Recently a local paper ran an article about proposed changes to spring break at an area community college.  After years of declining funding for higher education, the college struggled to find ways to incent and maintain staff considering continued budget cuts.  A newly formed shared governance council proposed closing the college entirely during spring break.  Historically, only faculty are off during spring break while staff keep the college operational.  Interestingly, the college president noted most students and community members assume the entire college is closed during spring break, so it is a very slow time on campus.  Closing provides college staff more time off at no additional cost and minimal impact to students. In fact, closing the campus saves money that would otherwise be spent on utilities.  It appears this policy change makes sense and will likely be approved by the college’s board.

It begs the question, what took them so long? 

Organizations, like people, often fall victim to “we’ve always done it this way” or “the old way is the only way” mentality.  Mission Matters Group is no different.  Ensuring continual improvement and getting better each day requires intentionality and discipline.  Aiming to proactively address mental road blocks like this, MMG recently launched the largest initiative in its history, Operation Unrationed (O.UR).  Despite an internal focus, make no mistake, O.UR has as its primary goal to change the world.   Improving each day, will better allow MMG to continually help its clients be more impactful in achieving their missions.  The MMG team is passionate about serving our clients.  They are also passionate about helping organizations and communities be the best that they can be. With that, the initiative’s name is based on a phrase often uttered at the end meetings by one of the MMG’s founders, Joshua Aranda, “Don’t ration that passion.”  And so, the initiative aims to do just that!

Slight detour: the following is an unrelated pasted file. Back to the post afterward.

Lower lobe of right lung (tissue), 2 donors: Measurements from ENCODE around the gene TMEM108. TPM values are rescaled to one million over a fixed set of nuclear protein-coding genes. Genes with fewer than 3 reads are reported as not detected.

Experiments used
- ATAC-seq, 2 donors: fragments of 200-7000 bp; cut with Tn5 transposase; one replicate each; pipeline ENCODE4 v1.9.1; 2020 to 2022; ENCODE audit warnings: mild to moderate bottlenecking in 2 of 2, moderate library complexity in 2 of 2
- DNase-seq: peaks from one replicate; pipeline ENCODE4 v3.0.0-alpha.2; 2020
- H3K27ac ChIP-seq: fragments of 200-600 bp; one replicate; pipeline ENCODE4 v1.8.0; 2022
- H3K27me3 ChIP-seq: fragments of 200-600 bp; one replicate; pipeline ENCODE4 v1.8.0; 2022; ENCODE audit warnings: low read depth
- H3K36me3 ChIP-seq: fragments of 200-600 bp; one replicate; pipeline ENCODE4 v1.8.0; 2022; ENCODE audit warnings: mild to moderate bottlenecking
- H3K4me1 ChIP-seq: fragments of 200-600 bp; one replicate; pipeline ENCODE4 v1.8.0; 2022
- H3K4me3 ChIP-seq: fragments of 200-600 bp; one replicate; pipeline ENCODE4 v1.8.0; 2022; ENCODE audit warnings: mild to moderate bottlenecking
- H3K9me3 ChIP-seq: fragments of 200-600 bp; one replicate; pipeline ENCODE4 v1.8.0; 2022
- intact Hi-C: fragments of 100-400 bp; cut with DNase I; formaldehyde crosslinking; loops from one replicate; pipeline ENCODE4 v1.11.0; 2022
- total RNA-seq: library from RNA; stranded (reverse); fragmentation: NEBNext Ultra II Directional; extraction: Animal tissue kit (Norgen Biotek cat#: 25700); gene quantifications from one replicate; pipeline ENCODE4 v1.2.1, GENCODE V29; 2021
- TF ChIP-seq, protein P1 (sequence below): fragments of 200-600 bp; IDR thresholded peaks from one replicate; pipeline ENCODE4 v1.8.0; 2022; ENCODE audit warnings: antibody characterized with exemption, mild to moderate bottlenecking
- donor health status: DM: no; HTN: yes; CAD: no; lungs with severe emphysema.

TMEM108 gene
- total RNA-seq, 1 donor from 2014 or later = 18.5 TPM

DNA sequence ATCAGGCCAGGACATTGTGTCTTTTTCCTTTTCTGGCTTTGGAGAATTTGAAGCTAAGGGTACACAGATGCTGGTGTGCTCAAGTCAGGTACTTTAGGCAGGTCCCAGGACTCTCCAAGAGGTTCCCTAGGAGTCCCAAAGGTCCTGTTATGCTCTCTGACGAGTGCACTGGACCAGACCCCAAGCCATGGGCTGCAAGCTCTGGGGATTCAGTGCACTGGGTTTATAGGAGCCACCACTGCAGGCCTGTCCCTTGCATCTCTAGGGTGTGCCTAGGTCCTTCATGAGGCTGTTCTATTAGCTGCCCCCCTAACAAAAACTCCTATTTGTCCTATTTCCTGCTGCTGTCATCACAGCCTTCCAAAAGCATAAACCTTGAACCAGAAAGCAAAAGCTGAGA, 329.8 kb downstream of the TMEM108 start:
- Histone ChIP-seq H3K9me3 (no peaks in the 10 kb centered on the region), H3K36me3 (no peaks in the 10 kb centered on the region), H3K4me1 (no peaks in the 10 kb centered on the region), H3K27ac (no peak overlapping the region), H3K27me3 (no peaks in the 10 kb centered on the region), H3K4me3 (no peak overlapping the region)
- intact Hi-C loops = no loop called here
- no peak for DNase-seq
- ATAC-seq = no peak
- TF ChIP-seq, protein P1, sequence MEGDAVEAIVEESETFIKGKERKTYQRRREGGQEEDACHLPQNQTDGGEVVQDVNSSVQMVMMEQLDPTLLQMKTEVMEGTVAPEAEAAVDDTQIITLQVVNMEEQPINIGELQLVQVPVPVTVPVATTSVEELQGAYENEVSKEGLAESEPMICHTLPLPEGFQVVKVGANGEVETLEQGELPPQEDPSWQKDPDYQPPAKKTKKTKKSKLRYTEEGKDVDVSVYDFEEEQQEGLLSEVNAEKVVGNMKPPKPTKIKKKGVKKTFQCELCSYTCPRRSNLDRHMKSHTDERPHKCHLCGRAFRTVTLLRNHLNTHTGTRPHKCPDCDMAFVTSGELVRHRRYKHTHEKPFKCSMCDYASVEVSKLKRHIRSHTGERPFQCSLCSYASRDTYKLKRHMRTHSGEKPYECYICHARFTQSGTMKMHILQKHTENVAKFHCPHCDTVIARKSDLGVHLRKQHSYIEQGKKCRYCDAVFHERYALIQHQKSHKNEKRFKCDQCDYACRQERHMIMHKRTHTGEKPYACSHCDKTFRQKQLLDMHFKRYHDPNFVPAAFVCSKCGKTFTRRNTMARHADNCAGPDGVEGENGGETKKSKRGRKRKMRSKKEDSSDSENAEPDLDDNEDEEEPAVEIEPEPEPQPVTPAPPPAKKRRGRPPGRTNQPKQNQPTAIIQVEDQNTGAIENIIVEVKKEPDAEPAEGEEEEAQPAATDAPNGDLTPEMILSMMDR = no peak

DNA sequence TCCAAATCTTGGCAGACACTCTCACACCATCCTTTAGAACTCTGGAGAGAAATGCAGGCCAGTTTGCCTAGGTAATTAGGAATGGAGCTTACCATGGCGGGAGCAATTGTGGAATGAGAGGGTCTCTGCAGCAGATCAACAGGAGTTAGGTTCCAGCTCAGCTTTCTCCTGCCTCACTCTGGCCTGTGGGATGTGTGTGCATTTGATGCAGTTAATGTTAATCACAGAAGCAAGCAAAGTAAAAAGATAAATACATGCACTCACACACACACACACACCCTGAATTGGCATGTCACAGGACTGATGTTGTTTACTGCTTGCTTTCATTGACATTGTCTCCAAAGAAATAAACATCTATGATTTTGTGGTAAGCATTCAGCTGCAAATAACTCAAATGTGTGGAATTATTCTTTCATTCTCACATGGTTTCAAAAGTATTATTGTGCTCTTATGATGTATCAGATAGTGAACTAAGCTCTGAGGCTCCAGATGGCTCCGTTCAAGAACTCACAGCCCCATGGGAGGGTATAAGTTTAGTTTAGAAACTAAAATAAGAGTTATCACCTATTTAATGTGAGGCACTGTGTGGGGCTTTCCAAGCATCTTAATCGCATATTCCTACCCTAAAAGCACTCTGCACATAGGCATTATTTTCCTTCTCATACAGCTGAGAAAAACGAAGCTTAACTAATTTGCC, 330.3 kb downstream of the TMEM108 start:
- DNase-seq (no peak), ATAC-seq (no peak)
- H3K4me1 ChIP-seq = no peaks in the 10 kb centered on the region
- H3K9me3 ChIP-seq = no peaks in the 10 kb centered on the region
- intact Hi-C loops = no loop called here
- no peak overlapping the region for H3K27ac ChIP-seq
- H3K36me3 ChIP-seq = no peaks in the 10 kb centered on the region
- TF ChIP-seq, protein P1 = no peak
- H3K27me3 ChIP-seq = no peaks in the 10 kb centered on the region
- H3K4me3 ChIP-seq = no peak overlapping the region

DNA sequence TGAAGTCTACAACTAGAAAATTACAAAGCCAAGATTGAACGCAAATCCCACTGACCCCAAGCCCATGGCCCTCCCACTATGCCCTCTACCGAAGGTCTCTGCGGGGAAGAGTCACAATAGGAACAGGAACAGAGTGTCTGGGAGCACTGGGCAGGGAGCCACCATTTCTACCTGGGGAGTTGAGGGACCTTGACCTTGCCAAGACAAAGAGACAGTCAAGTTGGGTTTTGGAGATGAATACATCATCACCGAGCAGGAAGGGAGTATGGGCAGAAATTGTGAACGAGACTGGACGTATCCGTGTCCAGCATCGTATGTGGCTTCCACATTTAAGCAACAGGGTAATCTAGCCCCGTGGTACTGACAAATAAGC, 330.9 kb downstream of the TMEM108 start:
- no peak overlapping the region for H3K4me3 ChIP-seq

O.UR offers a way for the MMG team to focus their work, eliminate the status quo, and adopt an out of the box mindset.  As a social enterprise doing nonprofit consulting, MMG is fortunate to have both an abundance of client work and ideas to grow and move the organization forward.  What they found was they did not have is an abundance of dedicated time to review, implement, and adopt internal ideas for greater continual improvement.  Sound familiar?

Cobbler’s children

It’s a long running joke in the consulting industry, but the adage about the cobbler’s children having no shoes rings true for many.  With origins in technology implementations, one of MMG’s most impactful services, Measure Your Mission, helps nonprofit organizations measure and advance their mission. Hence, MMG’s name.  What MMG hasn’t been intentional about is applying their own expertise and lessons learned internally. MMG was too busy working in the business (for the immediate benefit of clients) instead of working on the business (for the longer-term benefit of clients.)  That will change.  Aranda shared, “Our team is passionate about the work we do. We have a lot of ideas about how to ensure a long-lasting sustainable company.  It’s just that we’ve dedicated nearly all our hours to client work. We want to ensure our continued ability to help even more nonprofits maximize their impact. So, we must put the same focus and attention on improving ourselves.”